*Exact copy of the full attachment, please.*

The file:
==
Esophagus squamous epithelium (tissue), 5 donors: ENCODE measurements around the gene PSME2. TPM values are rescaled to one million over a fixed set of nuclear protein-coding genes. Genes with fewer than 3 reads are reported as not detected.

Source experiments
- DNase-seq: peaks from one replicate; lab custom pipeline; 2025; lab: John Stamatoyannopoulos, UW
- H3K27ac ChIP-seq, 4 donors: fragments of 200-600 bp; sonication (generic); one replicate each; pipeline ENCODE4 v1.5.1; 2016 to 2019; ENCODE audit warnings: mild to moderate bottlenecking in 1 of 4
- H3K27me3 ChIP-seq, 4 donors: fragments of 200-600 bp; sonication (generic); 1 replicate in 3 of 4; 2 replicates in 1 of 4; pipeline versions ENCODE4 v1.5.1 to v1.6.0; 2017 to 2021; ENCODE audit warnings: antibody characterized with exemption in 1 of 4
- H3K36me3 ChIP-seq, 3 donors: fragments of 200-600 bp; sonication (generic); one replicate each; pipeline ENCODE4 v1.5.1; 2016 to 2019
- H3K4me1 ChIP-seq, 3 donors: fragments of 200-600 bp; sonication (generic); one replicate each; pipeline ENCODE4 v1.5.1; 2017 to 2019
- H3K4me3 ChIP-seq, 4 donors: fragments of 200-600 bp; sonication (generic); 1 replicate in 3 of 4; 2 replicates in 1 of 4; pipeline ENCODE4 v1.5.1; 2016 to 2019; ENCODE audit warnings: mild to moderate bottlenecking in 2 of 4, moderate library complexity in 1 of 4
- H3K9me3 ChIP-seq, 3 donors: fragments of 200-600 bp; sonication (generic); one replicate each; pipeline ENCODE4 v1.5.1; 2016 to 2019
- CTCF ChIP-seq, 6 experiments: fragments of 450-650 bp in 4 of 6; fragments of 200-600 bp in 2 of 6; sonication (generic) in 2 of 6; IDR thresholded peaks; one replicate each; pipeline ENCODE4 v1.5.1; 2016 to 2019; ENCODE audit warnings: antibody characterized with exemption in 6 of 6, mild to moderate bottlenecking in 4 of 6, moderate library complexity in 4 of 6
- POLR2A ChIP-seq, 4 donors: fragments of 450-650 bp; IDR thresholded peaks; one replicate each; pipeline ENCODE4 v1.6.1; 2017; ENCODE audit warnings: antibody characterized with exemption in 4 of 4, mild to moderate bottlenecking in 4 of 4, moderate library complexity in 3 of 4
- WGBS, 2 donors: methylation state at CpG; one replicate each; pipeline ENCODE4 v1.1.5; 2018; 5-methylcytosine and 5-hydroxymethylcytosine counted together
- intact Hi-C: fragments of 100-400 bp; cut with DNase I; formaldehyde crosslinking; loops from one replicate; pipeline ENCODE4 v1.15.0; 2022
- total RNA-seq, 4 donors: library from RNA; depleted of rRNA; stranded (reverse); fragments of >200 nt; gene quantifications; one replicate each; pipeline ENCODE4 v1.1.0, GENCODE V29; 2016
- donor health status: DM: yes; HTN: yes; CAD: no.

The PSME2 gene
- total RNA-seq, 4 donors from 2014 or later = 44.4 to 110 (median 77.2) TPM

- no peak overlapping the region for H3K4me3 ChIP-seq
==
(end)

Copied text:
Esophagus squamous epithelium (tissue), 5 donors: ENCODE measurements around the gene PSME2. TPM values are rescaled to one million over a fixed set of nuclear protein-coding genes. Genes with fewer than 3 reads are reported as not detected.

Source experiments
- DNase-seq: peaks from one replicate; lab custom pipeline; 2025; lab: John Stamatoyannopoulos, UW
- H3K27ac ChIP-seq, 4 donors: fragments of 200-600 bp; sonication (generic); one replicate each; pipeline ENCODE4 v1.5.1; 2016 to 2019; ENCODE audit warnings: mild to moderate bottlenecking in 1 of 4
- H3K27me3 ChIP-seq, 4 donors: fragments of 200-600 bp; sonication (generic); 1 replicate in 3 of 4; 2 replicates in 1 of 4; pipeline versions ENCODE4 v1.5.1 to v1.6.0; 2017 to 2021; ENCODE audit warnings: antibody characterized with exemption in 1 of 4
- H3K36me3 ChIP-seq, 3 donors: fragments of 200-600 bp; sonication (generic); one replicate each; pipeline ENCODE4 v1.5.1; 2016 to 2019
- H3K4me1 ChIP-seq, 3 donors: fragments of 200-600 bp; sonication (generic); one replicate each; pipeline ENCODE4 v1.5.1; 2017 to 2019
- H3K4me3 ChIP-seq, 4 donors: fragments of 200-600 bp; sonication (generic); 1 replicate in 3 of 4; 2 replicates in 1 of 4; pipeline ENCODE4 v1.5.1; 2016 to 2019; ENCODE audit warnings: mild to moderate bottlenecking in 2 of 4, moderate library complexity in 1 of 4
- H3K9me3 ChIP-seq, 3 donors: fragments of 200-600 bp; sonication (generic); one replicate each; pipeline ENCODE4 v1.5.1; 2016 to 2019
- CTCF ChIP-seq, 6 experiments: fragments of 450-650 bp in 4 of 6; fragments of 200-600 bp in 2 of 6; sonication (generic) in 2 of 6; IDR thresholded peaks; one replicate each; pipeline ENCODE4 v1.5.1; 2016 to 2019; ENCODE audit warnings: antibody characterized with exemption in 6 of 6, mild to moderate bottlenecking in 4 of 6, moderate library complexity in 4 of 6
- POLR2A ChIP-seq, 4 donors: fragments of 450-650 bp; IDR thresholded peaks; one replicate each; pipeline ENCODE4 v1.6.1; 2017; ENCODE audit warnings: antibody characterized with exemption in 4 of 4, mild to moderate bottlenecking in 4 of 4, moderate library complexity in 3 of 4
- WGBS, 2 donors: methylation state at CpG; one replicate each; pipeline ENCODE4 v1.1.5; 2018; 5-methylcytosine and 5-hydroxymethylcytosine counted together
- intact Hi-C: fragments of 100-400 bp; cut with DNase I; formaldehyde crosslinking; loops from one replicate; pipeline ENCODE4 v1.15.0; 2022
- total RNA-seq, 4 donors: library from RNA; depleted of rRNA; stranded (reverse); fragments of >200 nt; gene quantifications; one replicate each; pipeline ENCODE4 v1.1.0, GENCODE V29; 2016
- donor health status: DM: yes; HTN: yes; CAD: no.

The PSME2 gene
- total RNA-seq, 4 donors from 2014 or later = 44.4 to 110 (median 77.2) TPM

- no peak overlapping the region for H3K4me3 ChIP-seq